The installation of the passing loop was seen as part of a plan by Sir Gerald Nabarro to abandon Bridgnorth,[note 3] which led to much unrest on the SVRSevern Valley Railway at the time. In fact the connection at the north end would have been too tight for most locomotives.[3] However by May 1973 Nabarro had stepped down from the SVRSevern Valley Railway(H) and Guarantee Company Boards. An EGM was held that month to consider the impact of the proposed Bridgnorth bypass. Richard Dunn advised shareholders and members via SVRSevern Valley Railway News that "I have no reason to reverse my opinion of 1968 that Eardington was not a suitable permanent terminus to the line, owing to the difficulties of road access and inadequate parking space."[34]

In early 1974 the Board reported that "The circumstances under which Eardington loop was planned have so altered that it is unlikely to be needed. It is proposed to convert it to a siding, controlled from a ground frame at the south points, with the proposed platform area levelled off to form a loading bank and car park."[35] By winter 1974-5 the loop had been converted to a siding to for PWPermanent Way use. The two points at the north end which formed a crossover were both removed; the former point in the main line was reused at Arley while the point from the loop was taken to Bridgnorth for use in the loco yard. The single-bladed trap at the south end was not considered suitable for a siding opening onto a passenger carrying line, so was replaced by a double-bladed trap.[36]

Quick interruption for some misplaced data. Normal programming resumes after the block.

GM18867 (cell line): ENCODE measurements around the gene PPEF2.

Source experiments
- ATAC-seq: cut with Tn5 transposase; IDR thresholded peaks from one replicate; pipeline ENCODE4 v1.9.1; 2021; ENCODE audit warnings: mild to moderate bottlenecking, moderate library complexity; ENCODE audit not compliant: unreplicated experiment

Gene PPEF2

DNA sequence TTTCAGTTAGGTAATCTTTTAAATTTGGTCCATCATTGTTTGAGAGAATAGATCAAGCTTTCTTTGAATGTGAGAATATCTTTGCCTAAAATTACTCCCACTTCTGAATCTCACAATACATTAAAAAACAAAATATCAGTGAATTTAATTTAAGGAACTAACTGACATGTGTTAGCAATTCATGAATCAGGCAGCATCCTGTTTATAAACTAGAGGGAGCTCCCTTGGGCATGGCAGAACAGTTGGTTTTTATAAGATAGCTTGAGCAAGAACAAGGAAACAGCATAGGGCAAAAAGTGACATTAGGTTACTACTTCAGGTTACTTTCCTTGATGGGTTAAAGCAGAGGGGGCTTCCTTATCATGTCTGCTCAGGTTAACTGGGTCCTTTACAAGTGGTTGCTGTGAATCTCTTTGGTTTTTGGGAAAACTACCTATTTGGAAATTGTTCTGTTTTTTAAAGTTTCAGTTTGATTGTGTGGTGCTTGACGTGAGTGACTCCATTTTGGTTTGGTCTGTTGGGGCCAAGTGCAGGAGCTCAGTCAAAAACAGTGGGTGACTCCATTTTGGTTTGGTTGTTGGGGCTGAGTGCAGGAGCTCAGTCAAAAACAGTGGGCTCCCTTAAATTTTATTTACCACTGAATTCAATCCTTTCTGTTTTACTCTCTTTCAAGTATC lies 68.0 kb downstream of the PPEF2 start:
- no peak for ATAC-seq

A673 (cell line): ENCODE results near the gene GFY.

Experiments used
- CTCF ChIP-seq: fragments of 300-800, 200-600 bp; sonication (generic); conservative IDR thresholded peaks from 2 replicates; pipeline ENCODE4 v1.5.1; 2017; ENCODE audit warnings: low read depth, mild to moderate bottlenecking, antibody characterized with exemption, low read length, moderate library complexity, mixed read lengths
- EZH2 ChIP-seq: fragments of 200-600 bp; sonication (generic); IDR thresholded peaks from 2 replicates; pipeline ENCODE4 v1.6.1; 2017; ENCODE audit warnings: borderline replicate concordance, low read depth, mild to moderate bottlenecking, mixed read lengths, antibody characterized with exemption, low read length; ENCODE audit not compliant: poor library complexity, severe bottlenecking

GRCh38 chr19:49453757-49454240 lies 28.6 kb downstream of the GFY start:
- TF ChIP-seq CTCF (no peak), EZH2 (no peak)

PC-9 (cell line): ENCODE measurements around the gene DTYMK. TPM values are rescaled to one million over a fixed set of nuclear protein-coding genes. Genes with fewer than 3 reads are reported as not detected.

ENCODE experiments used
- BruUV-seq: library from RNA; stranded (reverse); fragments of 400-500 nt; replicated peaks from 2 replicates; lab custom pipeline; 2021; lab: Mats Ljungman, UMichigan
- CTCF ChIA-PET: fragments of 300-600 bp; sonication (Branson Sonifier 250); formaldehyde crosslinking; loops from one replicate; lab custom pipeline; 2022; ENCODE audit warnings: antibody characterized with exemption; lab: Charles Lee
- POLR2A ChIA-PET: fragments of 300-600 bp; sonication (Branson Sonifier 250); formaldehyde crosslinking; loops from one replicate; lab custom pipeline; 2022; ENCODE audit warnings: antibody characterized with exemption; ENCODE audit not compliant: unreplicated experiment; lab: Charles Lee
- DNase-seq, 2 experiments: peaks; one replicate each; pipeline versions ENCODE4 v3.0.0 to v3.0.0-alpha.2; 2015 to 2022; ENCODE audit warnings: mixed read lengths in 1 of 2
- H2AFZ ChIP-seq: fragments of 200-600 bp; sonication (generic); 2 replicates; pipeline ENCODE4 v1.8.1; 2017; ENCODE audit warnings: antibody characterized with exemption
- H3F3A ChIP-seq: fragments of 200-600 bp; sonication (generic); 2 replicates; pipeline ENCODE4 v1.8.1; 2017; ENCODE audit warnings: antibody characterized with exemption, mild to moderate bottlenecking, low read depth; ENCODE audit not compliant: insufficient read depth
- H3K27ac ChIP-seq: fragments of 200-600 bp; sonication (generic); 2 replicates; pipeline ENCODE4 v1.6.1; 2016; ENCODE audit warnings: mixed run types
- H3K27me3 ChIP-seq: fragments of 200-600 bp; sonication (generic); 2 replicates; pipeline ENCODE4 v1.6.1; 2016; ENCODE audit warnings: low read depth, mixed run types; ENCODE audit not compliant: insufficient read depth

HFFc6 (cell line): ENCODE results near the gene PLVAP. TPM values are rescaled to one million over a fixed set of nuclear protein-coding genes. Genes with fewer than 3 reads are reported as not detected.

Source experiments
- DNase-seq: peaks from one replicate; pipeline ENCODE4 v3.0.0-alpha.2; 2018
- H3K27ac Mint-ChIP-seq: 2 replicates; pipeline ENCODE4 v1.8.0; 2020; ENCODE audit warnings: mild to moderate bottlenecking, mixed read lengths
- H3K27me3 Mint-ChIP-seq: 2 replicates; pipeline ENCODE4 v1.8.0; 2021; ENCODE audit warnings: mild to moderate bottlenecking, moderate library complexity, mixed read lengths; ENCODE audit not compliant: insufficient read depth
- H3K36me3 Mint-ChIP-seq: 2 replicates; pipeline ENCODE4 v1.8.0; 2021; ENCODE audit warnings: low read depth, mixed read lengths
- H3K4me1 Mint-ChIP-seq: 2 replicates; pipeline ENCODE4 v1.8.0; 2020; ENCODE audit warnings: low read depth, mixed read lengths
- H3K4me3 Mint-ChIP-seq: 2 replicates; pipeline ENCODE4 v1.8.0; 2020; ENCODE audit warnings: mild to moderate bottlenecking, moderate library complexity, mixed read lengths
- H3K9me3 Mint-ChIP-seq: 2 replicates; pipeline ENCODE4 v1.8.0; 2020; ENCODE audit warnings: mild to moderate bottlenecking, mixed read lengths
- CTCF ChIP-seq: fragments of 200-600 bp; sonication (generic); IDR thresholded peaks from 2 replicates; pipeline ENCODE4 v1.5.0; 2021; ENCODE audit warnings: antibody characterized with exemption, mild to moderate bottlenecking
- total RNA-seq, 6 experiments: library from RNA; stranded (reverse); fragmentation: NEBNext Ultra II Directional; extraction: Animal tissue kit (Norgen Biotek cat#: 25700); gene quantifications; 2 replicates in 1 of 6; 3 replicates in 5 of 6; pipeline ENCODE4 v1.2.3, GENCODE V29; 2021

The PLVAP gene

It was around this time the pre-preservation loading gauge on the goods siding, and the cattle dock on the loading dock, were both removed. Both feature in early preservation images.

In early preservation items of rolling stock were stored there before being restored to use, including carriages 2701, 4399, 26880 ‎and 27270; and Regent Oil & Texaco Aviation Fuel Tank Wagon 345. Since that time the siding is regularly used for storing Permanent Way rolling stock.

Current and former points of interest

Goods Lock UpIn reference to the direction of travel means towards the major terminus (i.e. towards Kidderminster on the present day SVR)